Eulogy for my Father, Jerry.

On July 14, 2014 at the Basilica of St. James, Jamestown, ND, I shared my thoughts about Dad with gathered family, friends and the community.

71 years ago today in Dickinson, Jerry was born into this world as the eldest child of a farming family. 46 years ago on May 27, 1968, also in Dickinson, Dad married the daughter of a carpenter and a cook, my Mom and the love of his life, Nadine. On that very same day here in Jamestown, Dad officially became a volunteer firefighter. And exactly one year later in 1969, also on May 27, I, their only child, was born.

So from my very first breath and Mom’s first few hours with Dad a year earlier, she and I only knew of a time where the life of Jerry Kainz was shared with two families — Mom and I, and the Jamestown Fire Department — and also shared amongst you, our community.

Jerry willingly gave of himself toward the service of every person — from doing repair work at Sears, Tony’s Electric and Arneson’s, to striking out on his own with Refrigeration Service, to ensuring Jamestown Hospital had a safe and reliable environment for all of us to turn to during our times of need, and serving with the men and women of the fire department that he so loved.

Dad’s giving had few bounds as all you needed to do was ask, and he found the time to not only help, but to educate and mentor. Yes, it seemed he could fix anything and he had an answer for everything, but it was his desire to learn and teach that surfaced in every story he told, every problem he sorted out, and every piece of equipment he touched.

Dad shared his knowledge with all of us and applied it to tackle the mundane or unexpected like helping me figure out how to measure water pressure for my 8th grade science project, troubleshooting a stubborn carburetor on a motorcycle or my cousin’s 240z, lighting the hospital Christmas tree, preparing the fryers for the fire department pancake breakfast last week, or even dealing with the head-on collision of two railroad trains near third street.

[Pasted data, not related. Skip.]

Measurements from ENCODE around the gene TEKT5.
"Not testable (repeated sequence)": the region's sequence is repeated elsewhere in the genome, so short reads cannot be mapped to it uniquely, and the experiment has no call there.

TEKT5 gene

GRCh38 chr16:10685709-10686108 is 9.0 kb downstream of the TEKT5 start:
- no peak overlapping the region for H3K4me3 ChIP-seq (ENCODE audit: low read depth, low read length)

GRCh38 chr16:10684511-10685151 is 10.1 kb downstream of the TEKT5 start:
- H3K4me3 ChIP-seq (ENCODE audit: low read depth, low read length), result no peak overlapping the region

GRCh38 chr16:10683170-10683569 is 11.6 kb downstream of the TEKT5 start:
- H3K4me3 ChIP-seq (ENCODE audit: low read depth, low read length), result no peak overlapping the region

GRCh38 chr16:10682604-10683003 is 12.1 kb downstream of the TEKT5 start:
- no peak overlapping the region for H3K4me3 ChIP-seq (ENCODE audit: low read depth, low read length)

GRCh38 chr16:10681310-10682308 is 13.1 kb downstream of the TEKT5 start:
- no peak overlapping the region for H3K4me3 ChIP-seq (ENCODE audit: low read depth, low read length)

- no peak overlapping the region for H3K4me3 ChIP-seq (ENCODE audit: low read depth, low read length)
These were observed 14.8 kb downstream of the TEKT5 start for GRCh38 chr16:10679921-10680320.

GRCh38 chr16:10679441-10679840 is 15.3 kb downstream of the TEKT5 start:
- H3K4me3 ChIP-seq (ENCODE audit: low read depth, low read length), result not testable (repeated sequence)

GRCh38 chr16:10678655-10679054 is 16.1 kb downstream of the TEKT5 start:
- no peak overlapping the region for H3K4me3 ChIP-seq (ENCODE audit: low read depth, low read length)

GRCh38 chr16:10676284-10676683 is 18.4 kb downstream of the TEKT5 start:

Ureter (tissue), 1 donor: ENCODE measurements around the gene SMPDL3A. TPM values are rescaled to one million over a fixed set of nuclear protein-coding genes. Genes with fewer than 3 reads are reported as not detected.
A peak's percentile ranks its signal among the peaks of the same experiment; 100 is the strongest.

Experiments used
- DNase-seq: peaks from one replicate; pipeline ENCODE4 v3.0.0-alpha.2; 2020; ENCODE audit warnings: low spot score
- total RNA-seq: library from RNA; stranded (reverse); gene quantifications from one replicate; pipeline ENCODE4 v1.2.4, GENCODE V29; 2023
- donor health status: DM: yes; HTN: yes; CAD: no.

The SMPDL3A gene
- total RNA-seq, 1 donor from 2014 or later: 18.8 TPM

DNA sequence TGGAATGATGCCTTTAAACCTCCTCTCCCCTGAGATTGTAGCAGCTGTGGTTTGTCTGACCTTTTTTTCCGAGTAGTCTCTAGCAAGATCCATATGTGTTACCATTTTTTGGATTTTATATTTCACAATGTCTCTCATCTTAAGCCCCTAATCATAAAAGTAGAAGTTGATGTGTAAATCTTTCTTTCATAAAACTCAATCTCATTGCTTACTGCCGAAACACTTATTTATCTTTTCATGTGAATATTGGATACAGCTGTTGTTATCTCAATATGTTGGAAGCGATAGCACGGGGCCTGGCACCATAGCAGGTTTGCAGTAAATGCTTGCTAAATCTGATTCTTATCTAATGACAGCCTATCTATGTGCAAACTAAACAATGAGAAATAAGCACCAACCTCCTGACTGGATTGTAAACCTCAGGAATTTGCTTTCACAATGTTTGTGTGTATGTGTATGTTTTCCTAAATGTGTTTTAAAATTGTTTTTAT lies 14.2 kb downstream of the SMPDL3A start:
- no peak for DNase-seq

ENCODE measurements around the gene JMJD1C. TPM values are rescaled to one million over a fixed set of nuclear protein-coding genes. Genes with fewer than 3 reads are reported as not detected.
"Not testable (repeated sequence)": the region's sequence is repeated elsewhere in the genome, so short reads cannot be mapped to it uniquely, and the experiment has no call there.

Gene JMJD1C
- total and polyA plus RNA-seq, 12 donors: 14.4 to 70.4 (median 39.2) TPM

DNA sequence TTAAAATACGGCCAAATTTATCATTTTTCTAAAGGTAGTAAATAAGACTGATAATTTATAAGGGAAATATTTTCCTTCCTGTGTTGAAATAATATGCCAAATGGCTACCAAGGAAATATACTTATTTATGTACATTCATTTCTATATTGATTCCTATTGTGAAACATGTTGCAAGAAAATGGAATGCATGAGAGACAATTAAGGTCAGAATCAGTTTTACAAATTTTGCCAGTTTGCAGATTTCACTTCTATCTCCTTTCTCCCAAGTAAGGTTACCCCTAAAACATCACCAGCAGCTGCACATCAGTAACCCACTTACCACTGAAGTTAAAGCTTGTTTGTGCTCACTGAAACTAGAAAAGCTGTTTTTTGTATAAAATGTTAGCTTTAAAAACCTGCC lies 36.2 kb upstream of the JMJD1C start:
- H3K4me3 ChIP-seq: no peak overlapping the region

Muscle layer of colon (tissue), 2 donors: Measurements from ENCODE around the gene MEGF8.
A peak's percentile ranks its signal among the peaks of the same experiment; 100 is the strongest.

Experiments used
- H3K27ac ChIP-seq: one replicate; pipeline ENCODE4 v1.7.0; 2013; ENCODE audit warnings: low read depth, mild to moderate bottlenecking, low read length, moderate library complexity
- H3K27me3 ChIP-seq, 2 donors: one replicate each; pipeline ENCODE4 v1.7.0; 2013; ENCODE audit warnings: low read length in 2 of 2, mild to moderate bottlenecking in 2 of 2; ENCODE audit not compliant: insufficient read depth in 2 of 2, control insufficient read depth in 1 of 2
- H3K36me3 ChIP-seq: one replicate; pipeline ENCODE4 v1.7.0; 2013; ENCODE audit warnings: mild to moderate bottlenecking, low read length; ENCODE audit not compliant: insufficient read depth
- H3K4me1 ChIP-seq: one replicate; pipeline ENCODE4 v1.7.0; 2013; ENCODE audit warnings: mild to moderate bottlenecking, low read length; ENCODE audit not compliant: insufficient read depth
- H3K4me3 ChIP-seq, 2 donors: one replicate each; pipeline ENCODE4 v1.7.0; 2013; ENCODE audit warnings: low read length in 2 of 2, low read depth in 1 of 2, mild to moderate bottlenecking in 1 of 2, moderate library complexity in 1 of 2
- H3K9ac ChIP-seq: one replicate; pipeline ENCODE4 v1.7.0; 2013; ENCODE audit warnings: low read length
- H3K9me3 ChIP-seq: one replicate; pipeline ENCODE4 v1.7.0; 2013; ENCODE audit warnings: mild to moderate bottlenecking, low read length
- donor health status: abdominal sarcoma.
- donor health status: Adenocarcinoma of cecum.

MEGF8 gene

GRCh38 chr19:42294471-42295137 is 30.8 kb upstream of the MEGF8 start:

In sharing, he rarely judged and always gave — to him helping mop a floor or clean cottonwood out of an air conditioner was just as important as developing a commercial refrigeration design, attending a commission meeting, or replacing a hospital boiler. Through his acts of sharing, I know each and every one of us found strength to do a little more, take a bigger step, tackle a greater challenge, and work with each other to do the right thing.

In Dad’s passing, we should draw on that strength and not let his contribution toward improving our lives wane — not to honor him, but to continue to do good for each other as he did so with each of us. We were all touched by this man who was educated in a one room rural school, attended a year of college, and became a lifelong learner in the truest sense of the words. Jerry simply wanted to provide for his family and make a difference in this world… and he succeeded.

Dad, as you see us from Heaven, you touched all of us with your generosity and guided me in life through your example and wisdom as a father and teacher. May we all learn from your acts to provide for our loved ones and give of ourselves to do good in our communities. Although you and I will never take a ride in my convertible roadster like I so wanted, I know that when the sun shines bright and the top is down you’ll be with me for every mile, still sharing and teaching. And one more thing — for once in your life, Dad, you didn’t show up late, but instead, you arrived far too early.

May you rest in peace, say hi to Jake, Thresia, John and Millie, and enjoy to the fullest sharing your endless stories with the Angels in Heaven.

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